In the 1830s the east coast of the North Island of New Zealand was a place constantly under the threat of attack from neighbouring Māori tribes. In the preceding decades the Ngā Puhi from the Bay of Islands had obtained muskets and made devastating attacks on their southern neighbours. The Mahia peninsula became a place of refuge for various Māori that felt threatened at an intensification of tribal warfare, decimation, enslavement and migration. Burns wrote: So here I was amongst a set of cannibals ... not knowing the moment when they might take my trade from me, and not only my trade, but my life.
At the Mahia peninsula Barnet Burns was protected by a chief whom he called 'Awhawee' but whom Māori oral records know as 'Te Aria' or 'Aria'. Burns married the chief's daughter, Amotawa and lived as a Pākehā Māori with mana and benefits in business transactions. Burns' hapū was probably Te Whānau-a-Ruataupare which was part of Te Uranga Wera or the burnt post tribe, a collection of hapū from the Tokomaru Bay area.
It is likely that Burns and the tribe were located at Nukutaurua on the north-eastern coast of the Mahia peninsula. After 11 months a vessel arrived with orders to close the trading station but Burns refused to leave with the ship as Amotawa was about to give birth. Shortly afterwards most of the tribe went some distance from their pā to cultivate the potato gardens. Burns learned that the neighbouring Ngati Te Whatu-i-Apiti threatened to plunder the remaining trade goods. Burns escaped with Amotawa and her father in an open waka (canoe) and seven other Māori and they headed north stopping overnight at Whareongaonga before landing at Waihi near Orongo beach on the southern side of Te Kuri a Paoa (Young Nick's Head). The canoe was hauled out of the water and the local Māori, likely the Ngāi Tāmanuhiri, carried the property for nearly 13 miles (21 km) to Poverty Bay. A day later Burns proceeded 12 miles (19 km) inland to a stronghold of the Rongowhakaata at Manutuke on the Waipaoa River where there were two strong defensive pā named Umukapua and Orakaiapu. Soon afterwards at the request of his Chief, Burns went to Maraetai with about seven hundred men to battle but their enemies had fled and they returned and lived again in peace.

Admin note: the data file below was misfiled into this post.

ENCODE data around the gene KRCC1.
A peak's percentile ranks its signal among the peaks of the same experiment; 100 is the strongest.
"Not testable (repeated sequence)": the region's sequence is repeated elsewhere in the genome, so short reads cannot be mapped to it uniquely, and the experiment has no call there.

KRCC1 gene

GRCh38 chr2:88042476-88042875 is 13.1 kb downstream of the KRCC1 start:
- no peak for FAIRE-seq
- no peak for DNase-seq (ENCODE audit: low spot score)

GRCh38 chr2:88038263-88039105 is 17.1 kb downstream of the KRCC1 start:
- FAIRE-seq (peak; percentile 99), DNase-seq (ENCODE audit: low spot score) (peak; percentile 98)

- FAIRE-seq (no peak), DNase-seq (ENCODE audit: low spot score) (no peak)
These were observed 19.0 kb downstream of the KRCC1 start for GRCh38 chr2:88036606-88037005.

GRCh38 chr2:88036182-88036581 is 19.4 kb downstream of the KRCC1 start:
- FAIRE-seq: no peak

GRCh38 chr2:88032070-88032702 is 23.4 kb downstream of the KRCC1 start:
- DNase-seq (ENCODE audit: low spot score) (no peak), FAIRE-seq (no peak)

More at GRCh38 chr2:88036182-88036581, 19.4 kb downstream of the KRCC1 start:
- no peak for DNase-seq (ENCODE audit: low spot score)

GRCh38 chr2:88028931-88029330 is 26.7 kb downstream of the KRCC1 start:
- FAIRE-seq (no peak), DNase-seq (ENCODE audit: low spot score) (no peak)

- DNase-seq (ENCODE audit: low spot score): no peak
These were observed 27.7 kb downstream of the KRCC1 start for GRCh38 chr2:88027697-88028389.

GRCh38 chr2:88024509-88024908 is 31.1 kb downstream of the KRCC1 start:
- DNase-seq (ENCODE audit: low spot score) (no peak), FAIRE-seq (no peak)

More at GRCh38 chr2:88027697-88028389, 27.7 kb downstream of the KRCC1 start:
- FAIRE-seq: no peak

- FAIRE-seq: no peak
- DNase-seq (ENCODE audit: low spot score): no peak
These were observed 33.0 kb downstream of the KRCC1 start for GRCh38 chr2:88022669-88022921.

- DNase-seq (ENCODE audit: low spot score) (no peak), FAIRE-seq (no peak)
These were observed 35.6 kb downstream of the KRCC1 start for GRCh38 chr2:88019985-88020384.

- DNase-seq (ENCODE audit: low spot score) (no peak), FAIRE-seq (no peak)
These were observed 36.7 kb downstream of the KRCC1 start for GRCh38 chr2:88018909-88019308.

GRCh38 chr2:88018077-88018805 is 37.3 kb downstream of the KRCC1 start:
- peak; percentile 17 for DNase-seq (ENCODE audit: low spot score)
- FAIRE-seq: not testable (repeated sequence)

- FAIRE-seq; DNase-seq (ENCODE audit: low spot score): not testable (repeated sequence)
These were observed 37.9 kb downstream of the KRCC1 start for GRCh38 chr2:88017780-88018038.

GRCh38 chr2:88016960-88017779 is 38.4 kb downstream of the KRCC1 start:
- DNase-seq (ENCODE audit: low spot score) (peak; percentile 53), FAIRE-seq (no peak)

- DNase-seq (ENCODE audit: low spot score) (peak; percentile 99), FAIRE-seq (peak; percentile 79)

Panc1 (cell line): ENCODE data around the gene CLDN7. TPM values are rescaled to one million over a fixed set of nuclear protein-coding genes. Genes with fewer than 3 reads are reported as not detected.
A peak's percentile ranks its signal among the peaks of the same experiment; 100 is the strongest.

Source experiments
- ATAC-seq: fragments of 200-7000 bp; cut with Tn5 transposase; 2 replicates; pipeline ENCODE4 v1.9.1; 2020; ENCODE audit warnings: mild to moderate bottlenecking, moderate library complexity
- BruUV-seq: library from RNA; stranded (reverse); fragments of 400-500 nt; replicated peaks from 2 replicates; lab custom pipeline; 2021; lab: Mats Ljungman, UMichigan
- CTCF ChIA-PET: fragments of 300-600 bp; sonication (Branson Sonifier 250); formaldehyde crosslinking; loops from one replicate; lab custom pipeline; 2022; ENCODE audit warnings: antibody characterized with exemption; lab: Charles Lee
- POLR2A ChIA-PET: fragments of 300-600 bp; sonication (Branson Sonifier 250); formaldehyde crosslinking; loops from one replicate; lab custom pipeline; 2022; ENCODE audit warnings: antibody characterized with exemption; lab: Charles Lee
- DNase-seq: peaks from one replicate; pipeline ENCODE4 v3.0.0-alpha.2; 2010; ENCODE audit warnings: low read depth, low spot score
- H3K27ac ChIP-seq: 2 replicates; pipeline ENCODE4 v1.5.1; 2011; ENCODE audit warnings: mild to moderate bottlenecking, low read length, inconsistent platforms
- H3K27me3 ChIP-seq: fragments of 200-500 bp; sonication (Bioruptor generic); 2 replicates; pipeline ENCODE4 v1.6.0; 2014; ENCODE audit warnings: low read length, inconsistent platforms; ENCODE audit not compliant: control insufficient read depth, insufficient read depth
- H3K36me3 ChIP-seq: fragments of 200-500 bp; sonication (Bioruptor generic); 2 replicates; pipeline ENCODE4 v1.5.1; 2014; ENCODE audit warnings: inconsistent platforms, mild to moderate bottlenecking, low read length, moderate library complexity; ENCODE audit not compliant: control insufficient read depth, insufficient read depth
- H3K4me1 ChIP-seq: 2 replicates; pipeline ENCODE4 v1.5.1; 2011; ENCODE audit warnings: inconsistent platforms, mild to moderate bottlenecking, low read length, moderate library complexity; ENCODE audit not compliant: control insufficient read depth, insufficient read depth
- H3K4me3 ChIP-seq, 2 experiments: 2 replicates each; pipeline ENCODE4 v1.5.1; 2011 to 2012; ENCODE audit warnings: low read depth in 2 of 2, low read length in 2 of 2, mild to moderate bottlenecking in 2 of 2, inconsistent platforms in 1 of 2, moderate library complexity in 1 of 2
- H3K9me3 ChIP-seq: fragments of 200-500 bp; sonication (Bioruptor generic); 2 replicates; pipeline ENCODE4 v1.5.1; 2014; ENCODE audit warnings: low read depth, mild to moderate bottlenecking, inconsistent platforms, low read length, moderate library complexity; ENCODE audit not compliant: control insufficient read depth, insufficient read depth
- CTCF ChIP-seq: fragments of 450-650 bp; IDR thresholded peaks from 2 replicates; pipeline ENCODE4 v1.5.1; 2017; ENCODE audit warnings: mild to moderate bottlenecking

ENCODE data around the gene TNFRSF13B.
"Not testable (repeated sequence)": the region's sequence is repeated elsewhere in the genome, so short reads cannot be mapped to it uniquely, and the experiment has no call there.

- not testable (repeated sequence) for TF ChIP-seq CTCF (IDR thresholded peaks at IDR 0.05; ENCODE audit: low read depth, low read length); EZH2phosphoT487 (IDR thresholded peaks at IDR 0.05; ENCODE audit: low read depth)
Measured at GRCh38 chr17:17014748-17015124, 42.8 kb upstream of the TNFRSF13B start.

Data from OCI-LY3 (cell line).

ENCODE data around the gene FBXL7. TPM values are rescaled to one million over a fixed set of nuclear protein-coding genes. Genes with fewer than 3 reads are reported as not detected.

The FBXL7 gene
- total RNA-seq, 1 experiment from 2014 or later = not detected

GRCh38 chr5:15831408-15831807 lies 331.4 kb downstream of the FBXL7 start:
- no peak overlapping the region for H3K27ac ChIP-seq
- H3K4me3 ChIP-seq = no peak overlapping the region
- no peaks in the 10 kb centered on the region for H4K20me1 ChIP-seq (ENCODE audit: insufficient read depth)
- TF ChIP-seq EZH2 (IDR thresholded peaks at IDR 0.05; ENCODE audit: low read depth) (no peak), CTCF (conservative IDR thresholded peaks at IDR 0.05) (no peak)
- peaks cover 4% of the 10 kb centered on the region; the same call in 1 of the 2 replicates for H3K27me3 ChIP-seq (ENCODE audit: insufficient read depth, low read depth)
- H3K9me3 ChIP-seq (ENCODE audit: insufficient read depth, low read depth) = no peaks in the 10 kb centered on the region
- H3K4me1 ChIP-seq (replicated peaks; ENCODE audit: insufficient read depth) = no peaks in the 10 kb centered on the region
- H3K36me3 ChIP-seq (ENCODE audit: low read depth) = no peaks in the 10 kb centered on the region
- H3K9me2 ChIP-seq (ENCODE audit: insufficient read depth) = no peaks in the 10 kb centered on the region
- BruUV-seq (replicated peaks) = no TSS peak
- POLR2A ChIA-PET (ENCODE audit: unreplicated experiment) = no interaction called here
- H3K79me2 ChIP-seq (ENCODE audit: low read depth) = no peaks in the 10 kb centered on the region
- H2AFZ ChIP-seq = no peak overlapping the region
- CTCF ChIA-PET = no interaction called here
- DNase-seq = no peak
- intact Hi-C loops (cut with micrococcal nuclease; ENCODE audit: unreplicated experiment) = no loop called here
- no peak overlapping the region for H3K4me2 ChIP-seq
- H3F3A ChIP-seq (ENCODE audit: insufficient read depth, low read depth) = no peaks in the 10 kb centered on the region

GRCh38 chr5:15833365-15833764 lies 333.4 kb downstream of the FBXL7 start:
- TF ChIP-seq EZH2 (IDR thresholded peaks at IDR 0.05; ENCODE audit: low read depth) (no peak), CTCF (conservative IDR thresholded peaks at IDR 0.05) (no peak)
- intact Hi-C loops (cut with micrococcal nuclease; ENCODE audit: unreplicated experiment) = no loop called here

During an inland flax-buying trip with some of the members of his tribe, a party of Ngāi Te Rangi attacked, killed and ate the group with the exception of Barnet Burns. He managed to negotiate for his life by agreeing to live, fight and trade with them and also to be tattooed. When about a quarter of the tattoo was completed, Burns escaped and found his way back to his own tribe, who sought vengeance without success as the Ngāi Te Rangi were not to be found.
In 1832 subtribes of Te Whakatohea from the Bay of Plenty region had settled in an area inland from Poverty Bay. An alliance of about 600 men from Rongowhakaata, Ngati Kahungunu, Te Aitanga-a-Hauiti and Nga Puhi under Te Wera a Hauraki besieged about 400 men, women and children of Te Whakatohea at the pā of Kekeparaoa, located near the confluence of the Waipaoa River and the Waikohu river. Burns claimed to have led 150 men in the siege which lasted about three weeks. He described how a Whakatohea woman had attempted to escape from the pā by swimming across a river. She was captured and imprisoned. Resigned to being eaten, she assisted in preparing potatoes and threw herself onto the fire for a hāngi feast. When the pā at Kekeparaoa had been breached, many of the imprisoned occupants were shared between the victorious tribes. Burns says he witnessed about 60 of the prisoners being killed and eaten; the flesh being cooked in a hāngi or smoked for transportation to fellow tribal members.
The schooner Prince of Denmark arrived at Poverty Bay and Burns was then engaged by the captain to continue as a flax trader at £3 a month. He agreed to establish himself further north at Uawa which was named Tolaga Bay by Captain James Cook. When he arrived at Uawa, Burns settled on the northern side of the Uawa river with Te Urunga Wera while on the southern side another white man traded for Captain John Rudolphus Kent with Te Aitanga-a-Hauiti. From 1832 to 1834 he sent about 107 tons of flax to Sydney and he considered these his happiest years in New Zealand. Burns claimed to have been made a chief of over 600. The remaining part of his face and parts of his body were tattooed at nearby Waihau (Loisels beach).